Vivian Suter with Elisabeth Wild “La Canícula” at The Power Plant, Toronto
Vivian Suter’s works are partnerships; with the mud, rain, insects that crawl across the soil and the avocados and mangos that drop from the trees surrounding her home in Panajachel, Guatemala. These elements and more work in concert with Suter’s own marks upon the canvas, which are inspired by her remarkable natural surroundings: since 1983, Suter has lived on the site of a former coffee plantation along the shores of Lake Atitlán, itself nestled in-between a ring of sweeping, verdant hills and volcanoes. When Hurricane Stan (2005) and Tropical Storm Agatha (2010) flooded her studio and left watermarks across all her canvases, the artist began to embrace the unpredictability of her natural surroundings. Since then, Suter has moved her canvases between the indoors and outdoors, allowing the constantly changing weather to commingle with her process. By layering broad swaths of vivid colour on raw canvas to create gestural forms, Suter evokes the wildness and luminosity of her adopted home. In this way, her paintings operate both as references to and direct traces of their environment.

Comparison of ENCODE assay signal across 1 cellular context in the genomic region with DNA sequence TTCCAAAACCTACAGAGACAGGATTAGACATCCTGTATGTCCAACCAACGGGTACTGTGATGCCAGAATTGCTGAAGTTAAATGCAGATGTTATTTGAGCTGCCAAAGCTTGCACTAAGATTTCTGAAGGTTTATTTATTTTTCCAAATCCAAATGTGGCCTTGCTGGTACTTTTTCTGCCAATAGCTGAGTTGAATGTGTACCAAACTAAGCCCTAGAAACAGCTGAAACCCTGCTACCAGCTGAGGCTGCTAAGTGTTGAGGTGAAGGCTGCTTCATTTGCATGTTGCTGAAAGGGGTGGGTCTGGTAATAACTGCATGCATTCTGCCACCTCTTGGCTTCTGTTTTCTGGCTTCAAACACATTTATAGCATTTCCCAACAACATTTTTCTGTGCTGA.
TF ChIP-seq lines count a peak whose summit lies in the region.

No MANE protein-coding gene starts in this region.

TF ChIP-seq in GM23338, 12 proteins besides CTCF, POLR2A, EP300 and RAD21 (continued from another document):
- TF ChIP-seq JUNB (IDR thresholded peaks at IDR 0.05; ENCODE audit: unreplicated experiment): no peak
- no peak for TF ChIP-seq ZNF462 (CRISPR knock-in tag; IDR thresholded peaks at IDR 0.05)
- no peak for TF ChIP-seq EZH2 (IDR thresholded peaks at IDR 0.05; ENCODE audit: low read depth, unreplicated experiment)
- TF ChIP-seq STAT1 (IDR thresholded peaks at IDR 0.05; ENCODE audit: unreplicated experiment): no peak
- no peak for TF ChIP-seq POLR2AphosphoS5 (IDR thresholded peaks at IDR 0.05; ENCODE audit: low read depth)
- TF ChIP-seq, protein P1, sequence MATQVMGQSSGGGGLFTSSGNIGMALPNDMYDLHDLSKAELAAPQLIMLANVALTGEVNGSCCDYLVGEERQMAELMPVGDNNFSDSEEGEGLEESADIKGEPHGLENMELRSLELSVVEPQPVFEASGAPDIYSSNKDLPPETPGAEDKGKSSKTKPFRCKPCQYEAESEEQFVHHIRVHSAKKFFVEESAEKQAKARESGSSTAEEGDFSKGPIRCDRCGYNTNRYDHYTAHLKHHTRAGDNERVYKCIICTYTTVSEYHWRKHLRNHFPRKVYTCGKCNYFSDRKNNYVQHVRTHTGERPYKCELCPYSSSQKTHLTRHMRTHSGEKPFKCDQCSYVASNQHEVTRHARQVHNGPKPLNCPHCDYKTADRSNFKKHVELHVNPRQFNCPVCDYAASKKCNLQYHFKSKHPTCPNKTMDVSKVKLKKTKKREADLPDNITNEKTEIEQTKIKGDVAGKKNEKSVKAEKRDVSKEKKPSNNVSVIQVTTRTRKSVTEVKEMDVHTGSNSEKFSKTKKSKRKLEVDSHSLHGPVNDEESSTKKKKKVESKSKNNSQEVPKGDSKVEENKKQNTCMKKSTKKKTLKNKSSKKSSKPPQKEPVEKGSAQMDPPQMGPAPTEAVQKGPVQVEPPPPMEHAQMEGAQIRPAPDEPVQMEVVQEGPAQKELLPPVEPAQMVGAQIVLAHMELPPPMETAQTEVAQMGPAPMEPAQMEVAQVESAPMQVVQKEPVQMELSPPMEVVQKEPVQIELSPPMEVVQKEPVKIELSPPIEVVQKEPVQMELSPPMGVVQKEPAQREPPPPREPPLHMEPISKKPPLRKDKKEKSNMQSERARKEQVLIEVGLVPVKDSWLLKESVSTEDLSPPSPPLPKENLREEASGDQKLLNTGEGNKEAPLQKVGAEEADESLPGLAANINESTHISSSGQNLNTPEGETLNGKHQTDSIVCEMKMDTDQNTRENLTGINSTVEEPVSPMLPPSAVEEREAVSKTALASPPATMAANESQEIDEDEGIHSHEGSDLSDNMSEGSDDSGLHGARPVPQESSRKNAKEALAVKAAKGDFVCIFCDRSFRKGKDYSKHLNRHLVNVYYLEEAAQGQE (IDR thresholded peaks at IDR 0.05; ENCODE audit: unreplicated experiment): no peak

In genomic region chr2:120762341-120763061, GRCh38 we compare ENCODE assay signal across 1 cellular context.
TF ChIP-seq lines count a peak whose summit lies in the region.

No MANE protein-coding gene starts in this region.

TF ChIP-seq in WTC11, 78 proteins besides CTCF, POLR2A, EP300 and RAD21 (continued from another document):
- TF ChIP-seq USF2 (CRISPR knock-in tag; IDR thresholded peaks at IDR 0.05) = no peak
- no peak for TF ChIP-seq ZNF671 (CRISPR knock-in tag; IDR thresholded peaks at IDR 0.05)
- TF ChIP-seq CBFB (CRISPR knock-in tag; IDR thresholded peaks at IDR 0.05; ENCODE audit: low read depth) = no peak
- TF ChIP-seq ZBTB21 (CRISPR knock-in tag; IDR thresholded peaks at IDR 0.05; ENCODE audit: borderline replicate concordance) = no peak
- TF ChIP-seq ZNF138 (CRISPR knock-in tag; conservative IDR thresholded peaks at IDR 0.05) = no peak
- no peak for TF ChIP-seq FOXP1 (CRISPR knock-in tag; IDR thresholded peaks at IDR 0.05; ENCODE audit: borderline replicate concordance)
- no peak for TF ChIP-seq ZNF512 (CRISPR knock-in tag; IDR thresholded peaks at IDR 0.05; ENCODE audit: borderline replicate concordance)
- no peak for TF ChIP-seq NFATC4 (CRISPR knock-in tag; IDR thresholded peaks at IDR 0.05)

The exhibition will also feature newly commissioned collages by Suter’s mother, Elisabeth Wild, who, like Suter, is also making her Canadian debut. Around twenty years ago, Wild bought an extension of her daughter’s coffee plantation in Panajachel and has been living near Lake Atitlán since. Wild has worked in several media over the years, but collage-making has become her primary medium. The act of cutting and reassembling from the pages of glossy magazines is a daily meditative exercise for the artist, in which she formulates new landscapes and iconographies—what she calls Fantasías. These works are self-contained universes, operating in the realm of Surrealism by drawing from the natural world without referring to it.
Curator: Nabila Abdel Nabi
Support for La Canícula includes Presenting Donor: Koerner Foundation; Supported by GAGA Mexico City & Los Angeles, Gladstone Gallery, Karma International, STAMPA.
at The Power Plant, Toronto
until 30 December 2018